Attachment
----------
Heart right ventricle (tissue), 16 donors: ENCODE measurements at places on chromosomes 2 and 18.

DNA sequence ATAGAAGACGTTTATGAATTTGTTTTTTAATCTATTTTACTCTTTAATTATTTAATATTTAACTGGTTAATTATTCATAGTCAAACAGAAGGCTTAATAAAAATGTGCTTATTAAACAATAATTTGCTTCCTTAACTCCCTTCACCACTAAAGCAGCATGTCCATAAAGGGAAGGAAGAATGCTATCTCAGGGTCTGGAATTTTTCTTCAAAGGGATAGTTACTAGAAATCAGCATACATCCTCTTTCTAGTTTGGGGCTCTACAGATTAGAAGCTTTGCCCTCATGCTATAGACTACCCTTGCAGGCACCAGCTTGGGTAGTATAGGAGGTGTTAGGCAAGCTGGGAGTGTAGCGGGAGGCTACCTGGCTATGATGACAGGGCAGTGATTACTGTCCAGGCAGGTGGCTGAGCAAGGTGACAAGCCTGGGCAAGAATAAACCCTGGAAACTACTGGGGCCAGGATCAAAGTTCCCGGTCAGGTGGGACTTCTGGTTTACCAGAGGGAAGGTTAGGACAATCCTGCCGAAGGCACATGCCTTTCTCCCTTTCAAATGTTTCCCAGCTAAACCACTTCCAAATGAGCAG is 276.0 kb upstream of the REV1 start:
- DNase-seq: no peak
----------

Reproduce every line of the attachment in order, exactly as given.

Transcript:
Heart right ventricle (tissue), 16 donors: ENCODE measurements at places on chromosomes 2 and 18.

DNA sequence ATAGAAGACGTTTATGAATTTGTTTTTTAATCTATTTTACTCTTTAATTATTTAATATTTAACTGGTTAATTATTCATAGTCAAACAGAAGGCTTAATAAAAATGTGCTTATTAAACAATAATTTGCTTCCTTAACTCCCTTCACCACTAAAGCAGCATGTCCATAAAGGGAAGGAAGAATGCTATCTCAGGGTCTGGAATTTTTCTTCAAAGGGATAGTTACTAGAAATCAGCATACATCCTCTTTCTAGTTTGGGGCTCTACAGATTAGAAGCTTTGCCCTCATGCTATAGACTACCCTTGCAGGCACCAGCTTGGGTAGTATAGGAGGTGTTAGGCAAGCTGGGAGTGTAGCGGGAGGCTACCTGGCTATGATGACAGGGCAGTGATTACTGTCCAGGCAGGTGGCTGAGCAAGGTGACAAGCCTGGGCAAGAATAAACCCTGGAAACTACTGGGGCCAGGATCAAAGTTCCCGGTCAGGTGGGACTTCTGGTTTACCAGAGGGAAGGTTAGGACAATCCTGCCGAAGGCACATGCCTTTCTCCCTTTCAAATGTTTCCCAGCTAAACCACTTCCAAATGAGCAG is 276.0 kb upstream of the REV1 start:
- DNase-seq: no peak